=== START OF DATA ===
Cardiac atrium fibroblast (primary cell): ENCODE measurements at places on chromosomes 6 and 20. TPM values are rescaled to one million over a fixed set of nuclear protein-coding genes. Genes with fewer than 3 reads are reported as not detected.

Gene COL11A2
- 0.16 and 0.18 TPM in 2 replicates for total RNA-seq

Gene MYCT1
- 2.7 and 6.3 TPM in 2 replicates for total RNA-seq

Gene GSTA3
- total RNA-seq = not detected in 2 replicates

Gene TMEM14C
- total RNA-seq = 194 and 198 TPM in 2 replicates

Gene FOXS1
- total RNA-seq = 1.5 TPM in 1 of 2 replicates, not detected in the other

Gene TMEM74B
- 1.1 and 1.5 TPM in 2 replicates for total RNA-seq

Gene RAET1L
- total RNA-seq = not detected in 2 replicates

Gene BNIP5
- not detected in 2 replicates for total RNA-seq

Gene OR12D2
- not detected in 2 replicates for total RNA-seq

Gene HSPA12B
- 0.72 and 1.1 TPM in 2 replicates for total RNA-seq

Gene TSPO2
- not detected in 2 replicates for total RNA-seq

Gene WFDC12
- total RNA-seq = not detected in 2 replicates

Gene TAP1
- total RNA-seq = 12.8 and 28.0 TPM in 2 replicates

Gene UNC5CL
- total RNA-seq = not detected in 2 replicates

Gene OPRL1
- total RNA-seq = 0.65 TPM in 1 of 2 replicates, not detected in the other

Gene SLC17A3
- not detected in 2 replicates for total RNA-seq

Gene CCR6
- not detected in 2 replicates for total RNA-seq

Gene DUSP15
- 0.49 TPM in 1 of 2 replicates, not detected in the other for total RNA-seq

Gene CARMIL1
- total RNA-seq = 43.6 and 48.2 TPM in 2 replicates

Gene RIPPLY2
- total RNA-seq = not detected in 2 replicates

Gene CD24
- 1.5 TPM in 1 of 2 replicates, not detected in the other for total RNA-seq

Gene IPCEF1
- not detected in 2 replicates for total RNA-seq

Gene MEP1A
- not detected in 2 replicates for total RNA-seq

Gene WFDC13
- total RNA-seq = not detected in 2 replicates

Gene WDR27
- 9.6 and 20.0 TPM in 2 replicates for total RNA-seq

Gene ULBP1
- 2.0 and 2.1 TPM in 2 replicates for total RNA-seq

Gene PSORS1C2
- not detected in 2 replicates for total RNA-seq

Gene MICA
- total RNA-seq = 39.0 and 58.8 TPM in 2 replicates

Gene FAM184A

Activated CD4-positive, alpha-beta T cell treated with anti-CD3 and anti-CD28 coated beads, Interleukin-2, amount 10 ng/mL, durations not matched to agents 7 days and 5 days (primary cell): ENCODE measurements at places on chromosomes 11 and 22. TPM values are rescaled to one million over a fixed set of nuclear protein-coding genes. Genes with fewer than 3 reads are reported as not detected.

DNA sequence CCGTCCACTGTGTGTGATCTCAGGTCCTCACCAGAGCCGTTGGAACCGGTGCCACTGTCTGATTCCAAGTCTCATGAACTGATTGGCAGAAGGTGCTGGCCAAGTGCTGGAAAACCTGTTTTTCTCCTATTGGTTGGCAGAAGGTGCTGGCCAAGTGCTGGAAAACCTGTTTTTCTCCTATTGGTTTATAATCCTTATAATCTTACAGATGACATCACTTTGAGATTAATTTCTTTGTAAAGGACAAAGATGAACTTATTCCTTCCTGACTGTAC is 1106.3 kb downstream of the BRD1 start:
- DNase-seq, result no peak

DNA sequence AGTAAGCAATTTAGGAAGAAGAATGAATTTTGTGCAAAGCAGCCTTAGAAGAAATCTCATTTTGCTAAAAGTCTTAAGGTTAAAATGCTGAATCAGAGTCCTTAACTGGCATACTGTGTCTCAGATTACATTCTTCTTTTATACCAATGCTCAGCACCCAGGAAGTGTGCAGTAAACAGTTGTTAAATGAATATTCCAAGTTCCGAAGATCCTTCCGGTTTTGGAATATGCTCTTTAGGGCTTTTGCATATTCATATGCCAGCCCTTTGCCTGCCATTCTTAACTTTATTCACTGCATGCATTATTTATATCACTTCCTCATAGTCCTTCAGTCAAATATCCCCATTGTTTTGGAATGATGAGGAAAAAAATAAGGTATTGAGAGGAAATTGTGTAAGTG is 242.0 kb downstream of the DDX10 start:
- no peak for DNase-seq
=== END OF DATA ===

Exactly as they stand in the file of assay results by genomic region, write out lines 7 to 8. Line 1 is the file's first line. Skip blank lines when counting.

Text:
- total RNA-seq = not detected in 2 replicates

Gene TMEM14C